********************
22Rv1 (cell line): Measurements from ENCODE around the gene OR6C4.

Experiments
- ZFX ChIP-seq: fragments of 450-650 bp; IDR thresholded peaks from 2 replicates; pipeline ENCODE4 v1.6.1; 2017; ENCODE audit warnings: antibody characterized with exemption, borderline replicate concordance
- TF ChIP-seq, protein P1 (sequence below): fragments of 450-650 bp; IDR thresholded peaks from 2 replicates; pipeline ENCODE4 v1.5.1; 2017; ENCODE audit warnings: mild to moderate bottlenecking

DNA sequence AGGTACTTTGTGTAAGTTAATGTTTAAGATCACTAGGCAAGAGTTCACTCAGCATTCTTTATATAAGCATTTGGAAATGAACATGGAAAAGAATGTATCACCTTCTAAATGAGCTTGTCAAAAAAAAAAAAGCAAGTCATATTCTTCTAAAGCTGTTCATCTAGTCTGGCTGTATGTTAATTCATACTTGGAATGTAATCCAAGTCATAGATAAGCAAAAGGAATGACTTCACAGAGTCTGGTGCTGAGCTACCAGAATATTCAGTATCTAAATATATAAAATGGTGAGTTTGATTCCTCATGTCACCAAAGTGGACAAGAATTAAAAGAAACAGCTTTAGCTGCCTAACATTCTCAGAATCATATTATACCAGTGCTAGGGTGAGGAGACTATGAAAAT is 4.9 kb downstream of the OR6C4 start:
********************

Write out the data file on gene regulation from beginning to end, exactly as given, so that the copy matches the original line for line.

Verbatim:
22Rv1 (cell line): Measurements from ENCODE around the gene OR6C4.

Experiments
- ZFX ChIP-seq: fragments of 450-650 bp; IDR thresholded peaks from 2 replicates; pipeline ENCODE4 v1.6.1; 2017; ENCODE audit warnings: antibody characterized with exemption, borderline replicate concordance
- TF ChIP-seq, protein P1 (sequence below): fragments of 450-650 bp; IDR thresholded peaks from 2 replicates; pipeline ENCODE4 v1.5.1; 2017; ENCODE audit warnings: mild to moderate bottlenecking

DNA sequence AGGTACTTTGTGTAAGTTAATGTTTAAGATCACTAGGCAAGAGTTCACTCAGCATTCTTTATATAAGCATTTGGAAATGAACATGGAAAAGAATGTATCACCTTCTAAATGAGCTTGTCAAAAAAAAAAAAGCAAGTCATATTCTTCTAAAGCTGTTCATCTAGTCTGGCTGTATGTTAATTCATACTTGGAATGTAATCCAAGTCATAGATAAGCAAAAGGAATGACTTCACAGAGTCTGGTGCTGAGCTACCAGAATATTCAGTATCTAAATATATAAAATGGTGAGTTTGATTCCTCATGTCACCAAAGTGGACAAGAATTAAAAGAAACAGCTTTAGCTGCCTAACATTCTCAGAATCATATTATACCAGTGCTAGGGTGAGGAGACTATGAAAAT is 4.9 kb downstream of the OR6C4 start: